What Gen Y and Gen Z Want You to Know About Workplace Perks

Guest Contributorby David Niu | Posted | Culture

What Gen Y and Gen Z Want You to Know About Workplace Perks

The U.S. unemployment rate is the lowest since April 2008, according to the Bureau of Labor Statistics — great news for the workforce, but maybe not so much for employers. Job candidates now have more offers to choose from, making the competition for talent even tighter. How do you make yourself stand out?

If your first thought was “salary,” then think again. Dollar signs can certainly attract interest, but good pay won’t make employees happy on its own.

To find the other pieces of the puzzle, we should look to the youngest members of the workforce: millennials, (Gen Y) and the growing cohort of Gen Z. These generations are the future of the workplace: According to Pew Research Center, millennial already surpassed Gen X as the largest group in the U.S. labor force. And more members of Gen Z enter the workplace every day.

Preparing your organization for the next wave

Here’s what these young employees consider must-haves from their employers.

1. Opportunities for Professional Development

Room to grow is one of the top qualities that can make a job appealing. Millennial Branding found that having opportunities for advancement is a top motivator for young workers to stay with their employer and work hard (30% of Gen Y and 34% of Gen Z). Gen Y in particular expects swift career progression — along the lines of every 12 to 24 months, according to Deloitte.

And don’t worry that professional development means giving an employee a brand-new job. It includes letting people take on new projects, pursue training or certification, or work with a mentor. The benefit to you is clear: while employees are building up their skills, you’re getting a better trained, more committed workforce.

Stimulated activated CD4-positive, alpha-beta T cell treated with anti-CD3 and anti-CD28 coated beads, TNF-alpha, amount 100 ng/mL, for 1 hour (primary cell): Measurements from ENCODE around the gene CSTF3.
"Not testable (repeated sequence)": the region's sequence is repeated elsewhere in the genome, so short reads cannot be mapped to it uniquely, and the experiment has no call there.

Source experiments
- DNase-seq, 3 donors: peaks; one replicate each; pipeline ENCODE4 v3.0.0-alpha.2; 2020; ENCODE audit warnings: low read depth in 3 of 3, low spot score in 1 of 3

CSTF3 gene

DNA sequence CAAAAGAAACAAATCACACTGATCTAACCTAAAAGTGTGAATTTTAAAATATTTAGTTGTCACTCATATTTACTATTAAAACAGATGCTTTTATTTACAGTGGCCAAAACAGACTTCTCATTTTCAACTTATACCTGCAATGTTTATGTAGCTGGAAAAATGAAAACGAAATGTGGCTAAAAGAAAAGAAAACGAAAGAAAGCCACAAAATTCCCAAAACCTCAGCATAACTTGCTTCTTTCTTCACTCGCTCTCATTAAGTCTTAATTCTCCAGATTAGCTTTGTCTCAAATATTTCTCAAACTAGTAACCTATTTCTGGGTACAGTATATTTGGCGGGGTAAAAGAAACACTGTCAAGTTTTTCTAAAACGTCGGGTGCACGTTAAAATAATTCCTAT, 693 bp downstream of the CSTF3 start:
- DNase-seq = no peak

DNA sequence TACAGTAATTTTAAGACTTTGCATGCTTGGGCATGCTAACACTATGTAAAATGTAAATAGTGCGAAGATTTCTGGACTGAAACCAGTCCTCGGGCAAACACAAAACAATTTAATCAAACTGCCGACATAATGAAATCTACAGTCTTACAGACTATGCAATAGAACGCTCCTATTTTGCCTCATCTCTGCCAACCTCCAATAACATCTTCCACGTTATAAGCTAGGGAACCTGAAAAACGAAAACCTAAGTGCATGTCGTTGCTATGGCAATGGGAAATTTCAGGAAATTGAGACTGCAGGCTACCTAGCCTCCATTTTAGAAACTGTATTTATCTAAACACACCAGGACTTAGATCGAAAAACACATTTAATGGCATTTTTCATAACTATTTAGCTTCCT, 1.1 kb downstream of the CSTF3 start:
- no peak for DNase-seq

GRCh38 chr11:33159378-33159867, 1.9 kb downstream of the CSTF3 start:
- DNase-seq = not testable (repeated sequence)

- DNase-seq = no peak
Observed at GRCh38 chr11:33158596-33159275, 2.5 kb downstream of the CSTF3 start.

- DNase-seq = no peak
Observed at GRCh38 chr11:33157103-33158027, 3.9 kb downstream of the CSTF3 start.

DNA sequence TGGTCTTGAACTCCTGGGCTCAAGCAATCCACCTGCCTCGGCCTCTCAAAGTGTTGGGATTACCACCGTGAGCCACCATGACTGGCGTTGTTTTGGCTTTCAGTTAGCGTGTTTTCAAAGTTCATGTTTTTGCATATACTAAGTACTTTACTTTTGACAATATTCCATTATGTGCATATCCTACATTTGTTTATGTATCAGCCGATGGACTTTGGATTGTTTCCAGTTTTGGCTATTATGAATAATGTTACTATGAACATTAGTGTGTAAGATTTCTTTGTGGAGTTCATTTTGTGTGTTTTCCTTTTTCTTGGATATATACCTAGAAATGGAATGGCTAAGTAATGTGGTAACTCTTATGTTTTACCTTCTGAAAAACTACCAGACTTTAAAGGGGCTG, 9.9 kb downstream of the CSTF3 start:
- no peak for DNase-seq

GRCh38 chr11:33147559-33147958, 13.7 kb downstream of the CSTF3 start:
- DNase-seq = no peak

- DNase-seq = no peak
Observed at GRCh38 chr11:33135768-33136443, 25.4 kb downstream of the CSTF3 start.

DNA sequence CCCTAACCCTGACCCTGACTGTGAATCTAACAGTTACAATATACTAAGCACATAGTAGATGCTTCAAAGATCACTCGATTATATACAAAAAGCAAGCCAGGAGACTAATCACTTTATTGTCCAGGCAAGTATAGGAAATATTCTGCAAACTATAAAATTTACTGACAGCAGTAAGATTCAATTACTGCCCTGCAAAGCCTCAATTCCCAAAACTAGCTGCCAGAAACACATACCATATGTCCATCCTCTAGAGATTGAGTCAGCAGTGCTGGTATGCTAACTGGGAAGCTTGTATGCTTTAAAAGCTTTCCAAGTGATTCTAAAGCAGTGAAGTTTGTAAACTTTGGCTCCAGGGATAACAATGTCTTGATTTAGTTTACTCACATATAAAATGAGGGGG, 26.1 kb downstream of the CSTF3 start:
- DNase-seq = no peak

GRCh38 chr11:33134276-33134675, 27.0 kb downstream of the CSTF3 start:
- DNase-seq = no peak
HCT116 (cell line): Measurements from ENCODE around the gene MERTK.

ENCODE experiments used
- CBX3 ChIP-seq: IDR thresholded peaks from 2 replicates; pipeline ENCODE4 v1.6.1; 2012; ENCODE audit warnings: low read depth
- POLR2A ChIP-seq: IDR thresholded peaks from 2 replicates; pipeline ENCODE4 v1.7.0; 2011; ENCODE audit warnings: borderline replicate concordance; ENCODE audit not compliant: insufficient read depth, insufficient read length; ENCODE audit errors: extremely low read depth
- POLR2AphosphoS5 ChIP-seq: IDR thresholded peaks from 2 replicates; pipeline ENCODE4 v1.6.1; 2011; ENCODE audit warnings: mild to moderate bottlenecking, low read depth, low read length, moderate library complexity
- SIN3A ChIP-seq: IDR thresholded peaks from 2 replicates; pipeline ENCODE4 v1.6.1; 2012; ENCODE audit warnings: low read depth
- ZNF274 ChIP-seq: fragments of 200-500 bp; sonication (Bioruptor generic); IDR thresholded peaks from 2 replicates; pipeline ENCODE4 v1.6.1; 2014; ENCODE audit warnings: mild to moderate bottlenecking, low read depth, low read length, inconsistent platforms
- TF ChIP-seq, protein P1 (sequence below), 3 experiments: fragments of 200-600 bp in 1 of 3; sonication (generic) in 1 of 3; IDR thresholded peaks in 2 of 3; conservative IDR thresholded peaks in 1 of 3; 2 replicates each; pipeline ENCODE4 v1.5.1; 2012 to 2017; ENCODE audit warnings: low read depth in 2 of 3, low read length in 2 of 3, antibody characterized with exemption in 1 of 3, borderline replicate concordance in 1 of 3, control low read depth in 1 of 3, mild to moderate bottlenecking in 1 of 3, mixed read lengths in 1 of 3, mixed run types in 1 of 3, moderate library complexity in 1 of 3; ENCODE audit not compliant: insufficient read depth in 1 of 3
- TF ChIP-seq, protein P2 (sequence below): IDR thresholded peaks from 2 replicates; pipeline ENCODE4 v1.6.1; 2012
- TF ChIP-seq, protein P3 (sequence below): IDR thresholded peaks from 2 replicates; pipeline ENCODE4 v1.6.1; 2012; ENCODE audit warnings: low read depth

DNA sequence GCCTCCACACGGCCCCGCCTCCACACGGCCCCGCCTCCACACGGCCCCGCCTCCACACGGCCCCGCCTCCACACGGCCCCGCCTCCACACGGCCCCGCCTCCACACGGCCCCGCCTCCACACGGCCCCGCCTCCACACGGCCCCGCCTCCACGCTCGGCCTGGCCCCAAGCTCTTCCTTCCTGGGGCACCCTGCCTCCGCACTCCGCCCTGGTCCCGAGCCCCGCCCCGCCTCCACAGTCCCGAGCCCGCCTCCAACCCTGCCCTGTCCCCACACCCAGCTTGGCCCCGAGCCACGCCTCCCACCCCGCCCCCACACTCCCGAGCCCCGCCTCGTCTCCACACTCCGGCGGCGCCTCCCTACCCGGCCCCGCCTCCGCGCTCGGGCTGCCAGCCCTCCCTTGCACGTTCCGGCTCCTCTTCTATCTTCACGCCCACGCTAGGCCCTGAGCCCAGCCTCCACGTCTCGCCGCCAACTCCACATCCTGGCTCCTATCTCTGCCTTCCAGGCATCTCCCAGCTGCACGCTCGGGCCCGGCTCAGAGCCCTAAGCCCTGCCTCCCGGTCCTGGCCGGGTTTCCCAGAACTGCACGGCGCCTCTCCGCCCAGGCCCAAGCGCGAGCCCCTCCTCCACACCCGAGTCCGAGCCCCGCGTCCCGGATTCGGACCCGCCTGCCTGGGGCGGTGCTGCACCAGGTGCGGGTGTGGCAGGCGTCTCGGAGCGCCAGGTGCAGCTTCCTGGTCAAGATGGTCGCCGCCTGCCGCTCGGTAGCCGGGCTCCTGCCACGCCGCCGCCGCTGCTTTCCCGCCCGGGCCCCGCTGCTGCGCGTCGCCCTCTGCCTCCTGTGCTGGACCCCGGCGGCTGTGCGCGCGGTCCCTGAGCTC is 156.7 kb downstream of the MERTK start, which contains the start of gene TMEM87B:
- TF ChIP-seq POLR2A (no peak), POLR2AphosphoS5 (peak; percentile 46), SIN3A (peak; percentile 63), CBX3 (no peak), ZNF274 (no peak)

2. Employee Recognition

Employees need more payment for their work than just money; they need to be recognized. It’s the difference between feeling like a valued contributor versus just another cog wheel. And that difference can keep someone at your organization: Bersin & Associates found that companies with highly effective recognition programs have 31% lower voluntary turnover than other companies.

It’s important to note that recognition doesn’t just have to be a top-down process. Employees themselves are a valuable resource because they see the day-to-day accomplishments of their coworkers. And they want to use that knowledge with peer recognition. In fact, TINYpulse research on millennials found that 54% wish they had a way to recognize peers for a job well done.

3. Fun at Work

According to PGi, 88% of millennials are actively looking for a fun work environment. This certainly isn’t surprising, given the image of this generation as highly casual and social. But if you think “fun” just means fancy perks like ping-pong tables and nap pods, think again.

Look at what TINYpulse found when we asked employees what makes their workplace fun:

drivers behind fun at the workplace

The overwhelming winner is peers. So really, the best way to make sure your employees have fun at work is to focus on building a strong workforce of supportive and collaborative people. And the occasional company happy hour or other team-building activity doesn’t hurt.

4. Serving Others

Don’t believe the stereotype that these young generations are selfish and self-absorbed. The U.S. Department of Labor reports that 60% of Gen Z are active volunteers who want to have an impact on the world. The Cone Millennial Cause Study found that 79% of Gen Y want to work for a company that cares about how it impacts or contributes to society.

So build service into your company mission. This can be in the form of donating a percentage of your profits, offering your product for free to nonprofit organizations, or even gathering up your employees for a volunteer activity during the workday.

Think outside the box

The ideal workplace for Gen Y and Gen Z doesn’t just pay them lots of money. For them, job perks include authentic recognition, opportunities for career development, the ability to positively impact the world, and a great team. And when it comes down to it, these things make a great workplace for employees of all generations.

Intentionally Creating Your Organizational Culture

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Intentionally Creating Your Organizational Culture

Leslie Whatley explains the concept and importance of culture.


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